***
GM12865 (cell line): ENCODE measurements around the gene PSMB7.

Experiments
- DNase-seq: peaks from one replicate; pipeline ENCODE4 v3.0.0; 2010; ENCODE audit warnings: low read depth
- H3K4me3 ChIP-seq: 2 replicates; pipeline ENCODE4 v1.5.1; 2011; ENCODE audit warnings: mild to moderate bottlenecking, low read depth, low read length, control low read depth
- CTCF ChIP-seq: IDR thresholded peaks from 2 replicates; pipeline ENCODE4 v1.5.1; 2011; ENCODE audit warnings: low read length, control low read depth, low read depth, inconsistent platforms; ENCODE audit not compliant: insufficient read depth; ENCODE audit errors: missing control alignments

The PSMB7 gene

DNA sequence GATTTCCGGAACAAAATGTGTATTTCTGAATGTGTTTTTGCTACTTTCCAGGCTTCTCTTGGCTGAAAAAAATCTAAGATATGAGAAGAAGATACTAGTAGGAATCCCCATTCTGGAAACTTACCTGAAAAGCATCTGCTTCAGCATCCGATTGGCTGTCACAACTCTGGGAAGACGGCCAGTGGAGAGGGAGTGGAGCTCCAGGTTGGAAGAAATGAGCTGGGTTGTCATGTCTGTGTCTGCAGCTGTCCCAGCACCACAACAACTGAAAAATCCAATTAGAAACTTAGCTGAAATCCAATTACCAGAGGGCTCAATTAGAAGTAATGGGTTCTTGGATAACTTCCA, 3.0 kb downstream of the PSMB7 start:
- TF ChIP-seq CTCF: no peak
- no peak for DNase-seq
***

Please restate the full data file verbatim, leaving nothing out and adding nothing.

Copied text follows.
GM12865 (cell line): ENCODE measurements around the gene PSMB7.

Experiments
- DNase-seq: peaks from one replicate; pipeline ENCODE4 v3.0.0; 2010; ENCODE audit warnings: low read depth
- H3K4me3 ChIP-seq: 2 replicates; pipeline ENCODE4 v1.5.1; 2011; ENCODE audit warnings: mild to moderate bottlenecking, low read depth, low read length, control low read depth
- CTCF ChIP-seq: IDR thresholded peaks from 2 replicates; pipeline ENCODE4 v1.5.1; 2011; ENCODE audit warnings: low read length, control low read depth, low read depth, inconsistent platforms; ENCODE audit not compliant: insufficient read depth; ENCODE audit errors: missing control alignments

The PSMB7 gene

DNA sequence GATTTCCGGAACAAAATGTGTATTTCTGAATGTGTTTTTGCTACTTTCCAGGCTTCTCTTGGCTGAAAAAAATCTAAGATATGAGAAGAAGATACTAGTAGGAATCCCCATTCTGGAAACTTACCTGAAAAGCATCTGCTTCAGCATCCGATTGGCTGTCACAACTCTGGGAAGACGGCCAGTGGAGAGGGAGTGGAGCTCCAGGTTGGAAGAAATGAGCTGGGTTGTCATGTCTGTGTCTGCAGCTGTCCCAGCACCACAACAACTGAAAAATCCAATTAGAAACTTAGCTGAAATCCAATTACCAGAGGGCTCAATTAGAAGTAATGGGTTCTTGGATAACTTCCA, 3.0 kb downstream of the PSMB7 start:
- TF ChIP-seq CTCF: no peak
- no peak for DNase-seq